Hobbs drilled another trifecta, Clark drove hard down the lane and flipped up a scoop shot over the much taller Collins, Tommy Waller hit a three and suddenly the Mustangs had pulled within 48-37 at the end of the third quarter.

Junior guard Carson Carey kept the Mustang momentum going when he was fouled on a three-pointer and hit all three foul shots to cut the lead to 48-40. Redondo Coach Ali Parvaz rushed his starters back in, but Hobbs pulled up for a 10-foot jumper and now the lead was down to six, forcing a Redondo timeout with 3:57 left and the home crowd going crazy. A blowout had miraculously turned into a barn-burner right before their unsuspecting eyes.

Hobbs drilled yet another corner three to cut the lead to 50-45 and Sea Hawk star Zekiah LoVett answered with a trey of his own, but Clark nailed a three to cut the lead back to 53-48. Each long shot was drawing gasps from the crowd, and Lovett took it up a notch when he launched a high-arching 33-footer from near half-court that hit nothing but nylon.

But by now Costa was realizing it had a chance for a season-making upset, and junior center Henry Householter – who battled the taller Collins to a standstill all night – stuck back a Clark miss. Carey hit another three, cutting the lead to 56-53 with 1:43 left. The crowd was going nuts as Redondo called a timeout to catch its breath and figure out how to repel the now-possessed Mustangs.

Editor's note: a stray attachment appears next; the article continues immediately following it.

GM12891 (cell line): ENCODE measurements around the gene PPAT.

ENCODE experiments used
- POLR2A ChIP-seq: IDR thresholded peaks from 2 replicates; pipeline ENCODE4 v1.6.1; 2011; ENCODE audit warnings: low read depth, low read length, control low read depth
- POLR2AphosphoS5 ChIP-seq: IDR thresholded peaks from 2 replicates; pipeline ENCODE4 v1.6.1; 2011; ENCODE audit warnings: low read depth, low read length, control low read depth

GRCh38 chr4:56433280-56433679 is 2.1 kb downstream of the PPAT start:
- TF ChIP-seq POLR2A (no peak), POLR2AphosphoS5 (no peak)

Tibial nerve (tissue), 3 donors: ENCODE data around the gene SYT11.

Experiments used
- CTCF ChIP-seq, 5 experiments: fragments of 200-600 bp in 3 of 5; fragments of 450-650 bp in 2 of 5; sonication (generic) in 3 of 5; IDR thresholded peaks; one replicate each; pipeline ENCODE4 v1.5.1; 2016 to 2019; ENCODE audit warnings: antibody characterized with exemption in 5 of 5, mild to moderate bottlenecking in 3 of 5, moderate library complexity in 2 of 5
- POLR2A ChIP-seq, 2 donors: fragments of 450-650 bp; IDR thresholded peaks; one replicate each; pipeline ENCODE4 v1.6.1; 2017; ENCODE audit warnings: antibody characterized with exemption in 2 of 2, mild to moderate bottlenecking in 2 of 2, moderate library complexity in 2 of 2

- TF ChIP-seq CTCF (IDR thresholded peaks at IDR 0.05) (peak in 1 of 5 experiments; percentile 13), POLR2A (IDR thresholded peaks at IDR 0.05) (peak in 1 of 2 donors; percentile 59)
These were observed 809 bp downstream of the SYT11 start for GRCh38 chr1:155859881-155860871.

Costa forced a miss and Clark raced down-court where he was fouled before taking a shot, giving him a one-and-one opportunity. But the normally automatic foul shooter missed the front end, and that was as close as the Mustangs got the rest of the way.

The entire crowd was standing for the last minute and a half of play, but an epic, legendary Mustang comeback and victory just wasn’t in the cards despite a monumental never-quit effort. Householter led the Mustangs with 16 points and 10 rebounds while Hobbs was right behind with 14 points. Collins led the Hawks with 20 points and 10 rebounds, while LoVett and Carter both chipped in with 14 points.

For Redondo, the victory clinched its sixth straight outright Bay League title – a loss would have made them co-titlists with Inglewood, which finished 8-2 – and provided some measure of redemption after getting blown out by Peninsula Tuesday night to suffer its first and only Bay League loss.

Redondo Coach Parvaz was guardedly optimistic about his team’s chances in the Division 1 playoffs. The Hawks will host Loyola Wednesday night at 7 p.m.

“You want to be playing your best basketball of the season when you enter the playoffs, and right now we aren’t playing our best basketball,” he said. “But we’ve got time to fix it before the playoffs start.”

At least Redondo is going to the playoffs. For the heartbroken Mustang players – several were openly crying as they left the locker room — there was nowhere to go but home.

Contact:, follow: @paulteetor.